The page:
In 2019, the AHDB GB Fight Against Blight programme received 229 reports of blight outbreaks across 68 varieties, compared to just 40 outbreaks in 2018.
It found prevalence of the blight genotype 36_A2 had increased by 10% since the previous year, but that of 37_A1, which has sensitivity to fluazinam dropped by 10%.
This could represent a change in the way the industry is using the fungicide, according to Dr David Cooke, research lead at the James Hutton Institute for the Fight Against Blight programme. The strain 6_A1 remained the dominant lineage, making up 36% of outbreaks.
It was also found that 36_A2 had further spread, moving into the north west of England and into the main production areas of Scotland. However, along with 37_A2, it was still not being seen in south west England.
Providing an update on changes to fungicide sensitivity for the 2019 season on seven active ingredients, representing six modes of action, Dr Faye Ritchie, plant pathologist at ADAS, said although there were small differences in sensitivities found in laboratory tests between 6_A1, 36_A2 and 37_A2, this did not warrant concern.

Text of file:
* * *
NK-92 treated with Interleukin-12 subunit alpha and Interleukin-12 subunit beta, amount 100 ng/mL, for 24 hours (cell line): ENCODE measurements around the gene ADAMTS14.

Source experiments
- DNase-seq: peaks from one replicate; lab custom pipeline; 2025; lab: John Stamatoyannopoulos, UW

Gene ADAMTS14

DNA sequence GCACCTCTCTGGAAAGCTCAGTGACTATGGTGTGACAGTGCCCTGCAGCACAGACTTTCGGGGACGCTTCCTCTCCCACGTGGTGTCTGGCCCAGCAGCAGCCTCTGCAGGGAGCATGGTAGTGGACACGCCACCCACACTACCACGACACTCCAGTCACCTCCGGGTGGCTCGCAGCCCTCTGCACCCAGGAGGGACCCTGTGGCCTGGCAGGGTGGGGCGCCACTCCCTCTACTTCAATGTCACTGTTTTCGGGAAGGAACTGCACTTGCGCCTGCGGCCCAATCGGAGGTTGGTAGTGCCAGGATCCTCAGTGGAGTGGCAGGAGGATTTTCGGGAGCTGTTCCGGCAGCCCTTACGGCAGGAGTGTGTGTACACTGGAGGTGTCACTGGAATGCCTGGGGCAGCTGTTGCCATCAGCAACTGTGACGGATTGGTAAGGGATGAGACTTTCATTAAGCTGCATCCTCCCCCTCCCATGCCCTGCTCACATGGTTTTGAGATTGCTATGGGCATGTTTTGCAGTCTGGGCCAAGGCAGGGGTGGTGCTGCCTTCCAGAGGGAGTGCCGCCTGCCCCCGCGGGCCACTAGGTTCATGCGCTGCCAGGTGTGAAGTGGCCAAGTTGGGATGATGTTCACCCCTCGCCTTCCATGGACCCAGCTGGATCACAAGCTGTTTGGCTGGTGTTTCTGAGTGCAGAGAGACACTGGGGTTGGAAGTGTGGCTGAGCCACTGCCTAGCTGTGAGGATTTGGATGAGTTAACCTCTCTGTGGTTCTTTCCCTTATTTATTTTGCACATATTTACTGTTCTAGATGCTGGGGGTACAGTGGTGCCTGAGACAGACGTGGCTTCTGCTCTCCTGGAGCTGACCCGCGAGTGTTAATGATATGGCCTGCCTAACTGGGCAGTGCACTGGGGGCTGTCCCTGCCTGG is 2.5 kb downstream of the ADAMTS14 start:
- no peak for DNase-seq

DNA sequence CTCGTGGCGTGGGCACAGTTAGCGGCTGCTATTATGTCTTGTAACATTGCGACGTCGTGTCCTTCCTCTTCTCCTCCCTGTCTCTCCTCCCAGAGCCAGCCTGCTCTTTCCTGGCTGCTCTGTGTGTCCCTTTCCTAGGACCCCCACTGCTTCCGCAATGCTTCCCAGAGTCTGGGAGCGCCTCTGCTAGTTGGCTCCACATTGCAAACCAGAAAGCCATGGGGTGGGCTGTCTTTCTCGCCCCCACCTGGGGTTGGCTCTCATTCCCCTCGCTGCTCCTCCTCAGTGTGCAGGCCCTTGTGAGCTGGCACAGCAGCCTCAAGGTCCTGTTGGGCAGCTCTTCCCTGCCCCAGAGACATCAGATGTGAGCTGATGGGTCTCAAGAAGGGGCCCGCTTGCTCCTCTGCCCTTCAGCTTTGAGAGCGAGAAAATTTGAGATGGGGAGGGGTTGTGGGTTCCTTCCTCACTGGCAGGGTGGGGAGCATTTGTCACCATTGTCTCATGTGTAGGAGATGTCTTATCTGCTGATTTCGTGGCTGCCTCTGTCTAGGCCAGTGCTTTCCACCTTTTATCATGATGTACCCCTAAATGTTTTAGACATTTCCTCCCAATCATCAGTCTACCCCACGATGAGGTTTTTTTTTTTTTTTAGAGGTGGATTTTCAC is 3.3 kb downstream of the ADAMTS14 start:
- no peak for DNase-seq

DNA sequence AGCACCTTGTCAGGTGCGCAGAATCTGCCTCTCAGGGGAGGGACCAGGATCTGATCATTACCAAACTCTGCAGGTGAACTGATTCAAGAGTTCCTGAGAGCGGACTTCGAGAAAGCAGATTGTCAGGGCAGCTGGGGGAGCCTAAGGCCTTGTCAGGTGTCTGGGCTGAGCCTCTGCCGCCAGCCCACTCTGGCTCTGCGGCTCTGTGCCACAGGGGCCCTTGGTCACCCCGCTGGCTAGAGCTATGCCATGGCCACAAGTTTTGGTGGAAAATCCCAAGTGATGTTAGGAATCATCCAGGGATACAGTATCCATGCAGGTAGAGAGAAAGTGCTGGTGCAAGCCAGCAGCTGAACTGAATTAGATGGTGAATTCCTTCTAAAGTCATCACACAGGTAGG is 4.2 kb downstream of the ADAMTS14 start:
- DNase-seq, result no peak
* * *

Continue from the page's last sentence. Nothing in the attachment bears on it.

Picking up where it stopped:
She said: “There were differences in the growth of the genotypes tested in the laboratory, but you would expect that due to natural variation.
“Decreased sensitivity to phenylamides for 13_A2 and fluazinam for 37_A2 was demonstrated previously and we know to adapt spray programmes accordingly. There’s no need exclude any of the other modes of action from a fungicide programme to control current genotypes or newer strains, such as 36_A2 and 37_A2.”
She added: “It is important not to rely on the repeated application of one fungicide group during the spray programme, to alternate and use co-formulations, tank mixes and include multisite fungicides where possible.
“We need to use all the modes of action we possibly can because they’re a really important part of fungicide resistance management strategies.”